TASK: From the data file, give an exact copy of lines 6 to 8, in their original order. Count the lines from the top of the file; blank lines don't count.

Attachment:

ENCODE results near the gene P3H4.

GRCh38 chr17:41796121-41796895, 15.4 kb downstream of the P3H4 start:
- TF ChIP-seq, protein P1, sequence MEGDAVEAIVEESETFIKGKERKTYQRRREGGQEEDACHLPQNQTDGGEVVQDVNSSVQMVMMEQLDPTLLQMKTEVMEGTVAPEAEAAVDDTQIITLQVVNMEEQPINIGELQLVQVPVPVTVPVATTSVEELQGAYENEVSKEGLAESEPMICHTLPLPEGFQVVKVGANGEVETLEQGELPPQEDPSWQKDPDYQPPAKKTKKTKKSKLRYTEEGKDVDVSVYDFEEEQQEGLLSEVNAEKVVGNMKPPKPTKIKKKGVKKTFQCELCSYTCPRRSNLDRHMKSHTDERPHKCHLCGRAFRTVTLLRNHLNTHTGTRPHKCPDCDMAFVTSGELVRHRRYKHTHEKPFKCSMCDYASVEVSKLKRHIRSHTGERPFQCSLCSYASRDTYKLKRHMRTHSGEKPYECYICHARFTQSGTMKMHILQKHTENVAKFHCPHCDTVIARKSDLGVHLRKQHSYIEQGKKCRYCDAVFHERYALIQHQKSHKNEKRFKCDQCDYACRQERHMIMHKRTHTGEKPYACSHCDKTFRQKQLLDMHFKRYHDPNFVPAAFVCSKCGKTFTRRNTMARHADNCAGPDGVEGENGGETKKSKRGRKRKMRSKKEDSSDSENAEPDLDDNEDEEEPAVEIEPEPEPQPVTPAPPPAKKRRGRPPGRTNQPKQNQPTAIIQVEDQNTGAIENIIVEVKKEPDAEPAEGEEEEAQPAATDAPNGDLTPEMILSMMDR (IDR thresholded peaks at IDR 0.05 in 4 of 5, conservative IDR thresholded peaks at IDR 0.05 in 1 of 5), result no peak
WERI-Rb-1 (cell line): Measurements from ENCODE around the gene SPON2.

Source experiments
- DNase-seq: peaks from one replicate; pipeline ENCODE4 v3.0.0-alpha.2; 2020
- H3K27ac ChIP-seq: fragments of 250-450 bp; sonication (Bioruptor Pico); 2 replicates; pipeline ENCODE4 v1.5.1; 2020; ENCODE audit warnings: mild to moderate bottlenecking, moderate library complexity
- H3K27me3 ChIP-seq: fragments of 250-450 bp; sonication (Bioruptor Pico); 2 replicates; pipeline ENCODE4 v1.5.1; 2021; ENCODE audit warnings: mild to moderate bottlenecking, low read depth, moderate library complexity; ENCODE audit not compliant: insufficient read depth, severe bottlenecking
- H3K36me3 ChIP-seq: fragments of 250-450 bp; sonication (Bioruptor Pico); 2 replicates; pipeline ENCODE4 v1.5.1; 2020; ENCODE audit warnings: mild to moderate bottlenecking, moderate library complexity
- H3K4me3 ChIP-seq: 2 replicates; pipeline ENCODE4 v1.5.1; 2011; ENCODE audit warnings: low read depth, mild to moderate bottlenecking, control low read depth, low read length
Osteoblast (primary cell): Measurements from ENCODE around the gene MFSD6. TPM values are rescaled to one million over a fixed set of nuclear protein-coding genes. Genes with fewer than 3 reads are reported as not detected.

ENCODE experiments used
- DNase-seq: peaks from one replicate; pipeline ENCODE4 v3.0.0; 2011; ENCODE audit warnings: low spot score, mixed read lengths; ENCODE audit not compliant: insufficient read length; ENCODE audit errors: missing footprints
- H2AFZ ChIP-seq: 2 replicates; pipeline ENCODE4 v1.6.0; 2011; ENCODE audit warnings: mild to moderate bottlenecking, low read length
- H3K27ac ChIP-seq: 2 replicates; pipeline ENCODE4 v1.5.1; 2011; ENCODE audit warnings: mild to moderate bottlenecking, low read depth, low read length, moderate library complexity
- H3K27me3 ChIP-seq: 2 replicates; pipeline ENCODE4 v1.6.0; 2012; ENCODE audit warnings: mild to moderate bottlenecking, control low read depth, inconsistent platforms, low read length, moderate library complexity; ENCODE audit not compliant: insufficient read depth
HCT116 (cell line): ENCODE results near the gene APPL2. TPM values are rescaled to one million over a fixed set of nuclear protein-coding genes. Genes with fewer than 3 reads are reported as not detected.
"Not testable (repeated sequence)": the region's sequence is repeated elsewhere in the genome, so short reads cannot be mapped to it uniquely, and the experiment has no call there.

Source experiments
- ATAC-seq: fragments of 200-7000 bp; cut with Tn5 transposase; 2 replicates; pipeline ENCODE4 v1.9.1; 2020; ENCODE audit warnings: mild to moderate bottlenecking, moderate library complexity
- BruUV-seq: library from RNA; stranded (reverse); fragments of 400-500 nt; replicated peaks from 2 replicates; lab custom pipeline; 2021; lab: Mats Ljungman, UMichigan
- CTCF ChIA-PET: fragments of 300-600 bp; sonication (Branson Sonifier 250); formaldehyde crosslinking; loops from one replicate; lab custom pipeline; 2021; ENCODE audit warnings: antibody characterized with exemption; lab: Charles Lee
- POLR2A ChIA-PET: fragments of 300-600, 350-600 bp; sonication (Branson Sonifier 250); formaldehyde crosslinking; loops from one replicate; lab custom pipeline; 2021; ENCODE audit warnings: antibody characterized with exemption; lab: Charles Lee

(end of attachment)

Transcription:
- DNase-seq: peaks from one replicate; pipeline ENCODE4 v3.0.0-alpha.2; 2020
- H3K27ac ChIP-seq: fragments of 250-450 bp; sonication (Bioruptor Pico); 2 replicates; pipeline ENCODE4 v1.5.1; 2020; ENCODE audit warnings: mild to moderate bottlenecking, moderate library complexity
- H3K27me3 ChIP-seq: fragments of 250-450 bp; sonication (Bioruptor Pico); 2 replicates; pipeline ENCODE4 v1.5.1; 2021; ENCODE audit warnings: mild to moderate bottlenecking, low read depth, moderate library complexity; ENCODE audit not compliant: insufficient read depth, severe bottlenecking